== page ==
If the person you injured suffers moderate bodily injury and needs surgery or treatment of his or her internal organs because of the injuries you caused, you can be charged with 2nd degree assault and battery. Even threatening moderate bodily injury is cause for a 2nd degree assault and battery charge.
Nonconsensual touching of the private parts of another person (either under or above clothing) can also result in a 2nd degree charge and, if proven, conviction.
9. What is assault and battery 3rd degree?
If you injure (even minimally where skin is barely broken), attempt to injure or cause someone to fear that you’ll injure them, you can be charged with 3rd degree assault and battery.
10. Can you go to jail for assault and battery?
Yes, you can go to jail if convicted of assault and battery. The time you spend behind bars depends on the level of assault and battery you’re charged with, as shown in the below table:
|Assault and Battery Charge||Jail Time|
|High and aggravated nature||Up to 20 years|
|1st degree||Up to 10 years|
|2nd degree||Up to 3 years|
|3rd degree||Up to 30 days|
11. What is the penalty for assault and battery?
Penalties for assault and battery can not only land you in jail, but they can also cost you money, as shown below.
|Assault and Battery Charge||Jail Time||Fine|
|High and aggravated nature||Up to 20 years||N/A|
|1st degree||Up to 10 years||N/A|
|2nd degree*||Up to 3 years||Up to $2,500|
|3rd degree||Up to 30 Days||Up to $500|
*If convicted of 2nd degree assault and battery, you may receive jail time, a fine or both.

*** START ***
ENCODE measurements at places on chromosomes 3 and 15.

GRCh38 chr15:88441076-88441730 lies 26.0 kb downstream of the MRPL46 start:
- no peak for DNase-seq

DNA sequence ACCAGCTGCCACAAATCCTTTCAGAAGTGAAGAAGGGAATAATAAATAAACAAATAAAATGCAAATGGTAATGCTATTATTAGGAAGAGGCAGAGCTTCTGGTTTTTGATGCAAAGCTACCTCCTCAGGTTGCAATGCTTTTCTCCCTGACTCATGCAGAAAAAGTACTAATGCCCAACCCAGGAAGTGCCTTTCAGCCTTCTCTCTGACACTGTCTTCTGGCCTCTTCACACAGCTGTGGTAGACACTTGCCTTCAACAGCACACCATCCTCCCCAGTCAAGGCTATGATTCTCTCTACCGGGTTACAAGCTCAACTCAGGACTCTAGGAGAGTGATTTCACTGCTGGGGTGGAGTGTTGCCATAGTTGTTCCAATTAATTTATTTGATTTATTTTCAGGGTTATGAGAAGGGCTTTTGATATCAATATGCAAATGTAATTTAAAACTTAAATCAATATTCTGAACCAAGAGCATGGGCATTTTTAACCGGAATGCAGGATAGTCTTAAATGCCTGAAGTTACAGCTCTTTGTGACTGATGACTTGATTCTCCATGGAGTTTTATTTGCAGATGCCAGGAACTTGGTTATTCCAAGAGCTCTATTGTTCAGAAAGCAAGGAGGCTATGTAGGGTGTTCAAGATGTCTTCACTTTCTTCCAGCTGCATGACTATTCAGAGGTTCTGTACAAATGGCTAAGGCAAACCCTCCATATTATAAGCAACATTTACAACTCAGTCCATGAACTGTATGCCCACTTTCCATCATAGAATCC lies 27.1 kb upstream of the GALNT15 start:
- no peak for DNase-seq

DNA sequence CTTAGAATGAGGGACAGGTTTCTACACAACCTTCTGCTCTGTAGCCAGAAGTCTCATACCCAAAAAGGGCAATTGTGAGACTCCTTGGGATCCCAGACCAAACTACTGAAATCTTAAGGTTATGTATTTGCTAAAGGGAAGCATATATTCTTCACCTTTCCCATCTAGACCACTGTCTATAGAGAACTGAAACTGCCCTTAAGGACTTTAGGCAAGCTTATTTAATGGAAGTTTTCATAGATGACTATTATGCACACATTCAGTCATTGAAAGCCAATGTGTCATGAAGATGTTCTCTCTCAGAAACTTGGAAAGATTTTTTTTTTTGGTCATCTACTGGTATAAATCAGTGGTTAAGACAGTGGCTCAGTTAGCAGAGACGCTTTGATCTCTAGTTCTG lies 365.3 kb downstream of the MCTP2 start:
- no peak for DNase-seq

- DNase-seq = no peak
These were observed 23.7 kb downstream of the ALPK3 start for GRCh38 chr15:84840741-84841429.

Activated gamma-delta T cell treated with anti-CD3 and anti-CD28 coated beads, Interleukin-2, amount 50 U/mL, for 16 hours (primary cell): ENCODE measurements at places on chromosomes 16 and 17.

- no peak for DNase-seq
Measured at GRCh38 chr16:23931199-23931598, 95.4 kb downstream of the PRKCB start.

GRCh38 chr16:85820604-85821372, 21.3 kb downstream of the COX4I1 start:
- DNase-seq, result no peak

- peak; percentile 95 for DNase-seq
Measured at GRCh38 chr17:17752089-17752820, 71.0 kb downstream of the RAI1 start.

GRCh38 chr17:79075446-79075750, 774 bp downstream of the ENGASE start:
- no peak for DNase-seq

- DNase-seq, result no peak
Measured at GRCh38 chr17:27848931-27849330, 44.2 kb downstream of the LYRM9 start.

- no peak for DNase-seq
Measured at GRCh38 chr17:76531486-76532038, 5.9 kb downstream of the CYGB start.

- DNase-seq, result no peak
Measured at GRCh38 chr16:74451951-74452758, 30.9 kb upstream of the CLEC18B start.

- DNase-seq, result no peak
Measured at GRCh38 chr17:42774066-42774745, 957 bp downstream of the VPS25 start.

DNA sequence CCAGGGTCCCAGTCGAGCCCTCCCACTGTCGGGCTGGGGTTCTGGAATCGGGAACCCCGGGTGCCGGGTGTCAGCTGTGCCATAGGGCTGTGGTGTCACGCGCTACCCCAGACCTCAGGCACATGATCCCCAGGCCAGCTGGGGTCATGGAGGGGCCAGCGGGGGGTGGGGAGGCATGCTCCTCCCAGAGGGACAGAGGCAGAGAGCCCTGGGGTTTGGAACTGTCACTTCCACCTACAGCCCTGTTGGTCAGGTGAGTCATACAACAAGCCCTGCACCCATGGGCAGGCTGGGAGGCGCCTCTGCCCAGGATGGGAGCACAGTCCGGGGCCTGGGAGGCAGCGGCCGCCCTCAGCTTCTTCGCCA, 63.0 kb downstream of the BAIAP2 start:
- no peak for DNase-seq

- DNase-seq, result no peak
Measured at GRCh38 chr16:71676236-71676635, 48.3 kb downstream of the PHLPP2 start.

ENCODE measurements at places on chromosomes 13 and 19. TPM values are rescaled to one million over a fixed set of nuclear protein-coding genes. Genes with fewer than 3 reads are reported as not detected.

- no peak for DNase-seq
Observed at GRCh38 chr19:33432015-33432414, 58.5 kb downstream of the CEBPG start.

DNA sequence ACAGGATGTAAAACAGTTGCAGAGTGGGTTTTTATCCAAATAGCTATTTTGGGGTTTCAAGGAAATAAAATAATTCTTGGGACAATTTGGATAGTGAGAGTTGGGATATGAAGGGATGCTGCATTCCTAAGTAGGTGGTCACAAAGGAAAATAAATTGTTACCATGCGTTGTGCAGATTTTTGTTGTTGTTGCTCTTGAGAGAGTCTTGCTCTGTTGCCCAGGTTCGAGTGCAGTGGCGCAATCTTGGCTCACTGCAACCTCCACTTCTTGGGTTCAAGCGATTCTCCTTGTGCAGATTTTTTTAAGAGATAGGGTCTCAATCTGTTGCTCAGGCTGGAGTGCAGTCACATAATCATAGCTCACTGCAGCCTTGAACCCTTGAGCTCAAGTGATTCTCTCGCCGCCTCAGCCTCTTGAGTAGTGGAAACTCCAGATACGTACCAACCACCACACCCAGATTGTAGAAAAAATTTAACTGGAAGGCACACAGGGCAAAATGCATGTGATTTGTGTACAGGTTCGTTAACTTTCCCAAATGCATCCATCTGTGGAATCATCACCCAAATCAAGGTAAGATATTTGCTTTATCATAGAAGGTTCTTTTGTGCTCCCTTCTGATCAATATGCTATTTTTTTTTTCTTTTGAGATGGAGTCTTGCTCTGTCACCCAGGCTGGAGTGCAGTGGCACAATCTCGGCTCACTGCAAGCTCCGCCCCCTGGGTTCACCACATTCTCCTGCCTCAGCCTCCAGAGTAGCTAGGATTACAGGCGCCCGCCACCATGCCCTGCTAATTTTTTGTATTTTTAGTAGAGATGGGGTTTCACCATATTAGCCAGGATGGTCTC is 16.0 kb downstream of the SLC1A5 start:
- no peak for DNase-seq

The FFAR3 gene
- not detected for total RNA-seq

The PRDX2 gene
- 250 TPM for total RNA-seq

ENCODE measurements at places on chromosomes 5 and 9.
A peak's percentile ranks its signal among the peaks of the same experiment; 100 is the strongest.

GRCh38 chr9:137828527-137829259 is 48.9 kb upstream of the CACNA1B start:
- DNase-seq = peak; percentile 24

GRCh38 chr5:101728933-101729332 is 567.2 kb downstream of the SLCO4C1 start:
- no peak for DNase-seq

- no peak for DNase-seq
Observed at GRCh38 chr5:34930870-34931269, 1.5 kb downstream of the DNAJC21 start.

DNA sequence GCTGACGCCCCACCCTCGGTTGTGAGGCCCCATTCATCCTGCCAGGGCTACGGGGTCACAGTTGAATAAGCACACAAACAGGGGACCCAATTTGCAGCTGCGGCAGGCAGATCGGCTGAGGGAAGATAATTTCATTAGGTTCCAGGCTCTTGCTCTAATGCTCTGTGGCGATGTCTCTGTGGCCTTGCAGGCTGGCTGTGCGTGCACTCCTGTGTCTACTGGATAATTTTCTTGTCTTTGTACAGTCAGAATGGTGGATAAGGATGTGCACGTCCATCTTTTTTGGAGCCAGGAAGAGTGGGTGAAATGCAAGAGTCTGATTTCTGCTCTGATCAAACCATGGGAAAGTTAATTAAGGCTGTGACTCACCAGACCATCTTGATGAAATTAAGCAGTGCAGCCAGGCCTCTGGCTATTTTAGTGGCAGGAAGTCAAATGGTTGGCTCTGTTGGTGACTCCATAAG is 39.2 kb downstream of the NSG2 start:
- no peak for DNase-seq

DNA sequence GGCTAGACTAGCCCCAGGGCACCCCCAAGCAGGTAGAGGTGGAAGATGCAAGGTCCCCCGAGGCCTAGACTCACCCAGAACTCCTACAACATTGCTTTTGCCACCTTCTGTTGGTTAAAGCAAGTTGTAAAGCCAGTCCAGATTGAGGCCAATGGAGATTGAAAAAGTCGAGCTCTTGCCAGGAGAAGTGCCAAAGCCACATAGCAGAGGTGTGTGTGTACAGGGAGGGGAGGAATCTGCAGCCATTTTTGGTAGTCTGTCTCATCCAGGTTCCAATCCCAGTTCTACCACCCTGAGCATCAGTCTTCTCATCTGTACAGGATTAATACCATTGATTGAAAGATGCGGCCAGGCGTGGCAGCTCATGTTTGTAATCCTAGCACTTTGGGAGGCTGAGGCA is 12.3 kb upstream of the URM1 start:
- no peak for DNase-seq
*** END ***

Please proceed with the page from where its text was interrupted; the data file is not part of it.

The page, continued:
12. Is assault and battery on a police officer a felony?
Yes. Assault and battery on a police officer is a felony and can result in jail time, fines or both, as shown below.
|Assault and battery on a police officer||Up to 10 years||$1,000-$10,000|
13. What does domestic assault and battery mean?
In South Carolina, “domestic assault and battery” charges do not exist; domestic crimes fall under domestic violence laws.
14. How can you get assault and battery charges dropped?
Police officers and prosecutors can make mistakes, and sometimes those mistakes result in dropped charges. Charges can also be dropped if you and your lawyer reach a plea deal with the prosecutor in your case.
15. Can assault and battery charges be dropped by the victim?
No. Because the state is the party responsible for bringing assault and battery charges, the victim does not have the authority to drop those charges. If the victim in the assault and battery case decides not to testify or take part in the case, that can affect the process, but it doesn’t mean that charges will be dropped.
16. Can you sue for assault and battery?
Even though a victim does not bring assault and battery charges in criminal court, he or she can sue for damages in a civil court. Damages associated with assault and battery could include medical bills, costs due to pain and suffering and costs incurred due to lost work.
17. Do I need a lawyer to fight assault and battery charges?
Yes, you do. Assault and battery convictions come with serious jail time and fines in South Carolina. Your life could be forever impacted by a conviction.
Take action to protect your future.
Seeking the help of a criminal attorney as soon as possible is key in an assault and battery case. Give Kent Collins Law Firm a call at 803-808-0905 or contact us online today for a free consultation.